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Year-End Tax Strategies for Small Businesses


Richard Weber on December 26, 2012 in Advice for Business Owners

With year-end fast approaching, now is the time to review your business taxes in order to minimize your income tax. Here are some tax-saving strategies for you to consider implementing prior to New Year:

1. Defer or delay income

If you receive any income in January 2013 rather than in December, it will reduce your income for the 2012 tax year, and thus reduce your income tax. It is an especially sound idea to defer or delay income if your business income is greater than you had forecast or if the tax rates for the following year will be lower.

2. Increase your business expenses

You can manage your yearly income by increasing your business expenses. Review your imminent needs for any products or services and meet them now. I would suggest that you also review your various categories of prospective business expenses to determine if they are lower in any specific area. There would still be time for you to promote that area of your business before year-end.

3. Profit from your Capital Cost Allowance (CCA) claim

It would be advisable to buy any necessary technology and paraphernalia this year rather than wait for the New Year. Even though you can request only 50 percent of the permissible CCA on any new assets, you would nevertheless still increase your CCA for the 2012 tax year. Also, this lays the groundwork for an increased CCA claim next year.

4. Postpone disposal of depreciable assets

Don’t dispose of any depreciable assets—manufacturing or computer equipment, for example—until the New Year. If you dispose of them this year, you will reduce your Capital Cost Allowance claim for the 2012 tax year.

5. Maximize your RRSP contribution

RRSPs are the best possible tax deduction vehicles for small businesses—sole proprietor or partnerships. Each year, you can contribute a maximum of 18 percent of the income you earn and those contributions are deducted right from your revenue. If you have not yet set up an RRSP, I would strongly suggest you do so as soon as possible.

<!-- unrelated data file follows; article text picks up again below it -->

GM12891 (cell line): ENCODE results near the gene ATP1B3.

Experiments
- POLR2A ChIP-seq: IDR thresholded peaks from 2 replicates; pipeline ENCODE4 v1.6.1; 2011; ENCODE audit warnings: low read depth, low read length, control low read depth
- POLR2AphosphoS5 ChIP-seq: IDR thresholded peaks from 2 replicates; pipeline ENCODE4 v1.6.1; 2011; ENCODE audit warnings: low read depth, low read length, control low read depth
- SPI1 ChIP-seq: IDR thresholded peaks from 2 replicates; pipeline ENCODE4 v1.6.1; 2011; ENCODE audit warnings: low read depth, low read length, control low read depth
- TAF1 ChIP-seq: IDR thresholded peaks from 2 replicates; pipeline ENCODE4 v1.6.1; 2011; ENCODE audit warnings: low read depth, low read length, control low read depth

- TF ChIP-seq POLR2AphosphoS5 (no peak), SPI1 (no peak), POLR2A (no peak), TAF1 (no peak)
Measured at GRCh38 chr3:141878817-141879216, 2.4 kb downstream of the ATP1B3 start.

6. Keep your calendar year reserve

If you are considering closing your business, it would be preferable if you wait until next year rather than doing it at year-end. This will mean that the remaining portion of the calendar year will not be taxed until next year. By remaining in operation for a few extra weeks you will defer this part of your income inclusion for one year.

7. Take advantage of tax deductions pertinent to home-based businesses

If you operate a home-based business there are some definite income tax benefits for you. You may utilize the Home Business Tax Deduction, which is based on a percentage of several home-related expenses including home maintenance and cleaning resources, home insurance, electricity and heat. If you are also a homeowner, you may deduct a percentage of your property tax, plus your mortgage interest.

8. Consider incorporating your business

There are many advantages for sole proprietors and partners to incorporate businesses, the most popular being tax benefits under the Small Business Tax Deduction where you will be taxed at a reduced rate, if you qualify. Nevertheless, this incorporation tax strategy will only benefit your business if it has grown sufficiently to make it a practical move. You must be prepared to offset the costs involved with incorporation and at the same time you should be equipped to leave a decent amount of your business earnings in the corporate account in order for you to profit from a corporate tax deferral.

 

Although it’s impossible to avoid paying taxes, it’s a sound business practice to at least minimize the amount you must pay. By implementing at least some of these tax tips before year-end, you will not only be able to reduce your income tax but also get a head start on tax planning for 2013.

If you would like more information on year-end tax strategies, please contact me at 905-633-6332 or by email at .(JavaScript must be enabled to view this email address)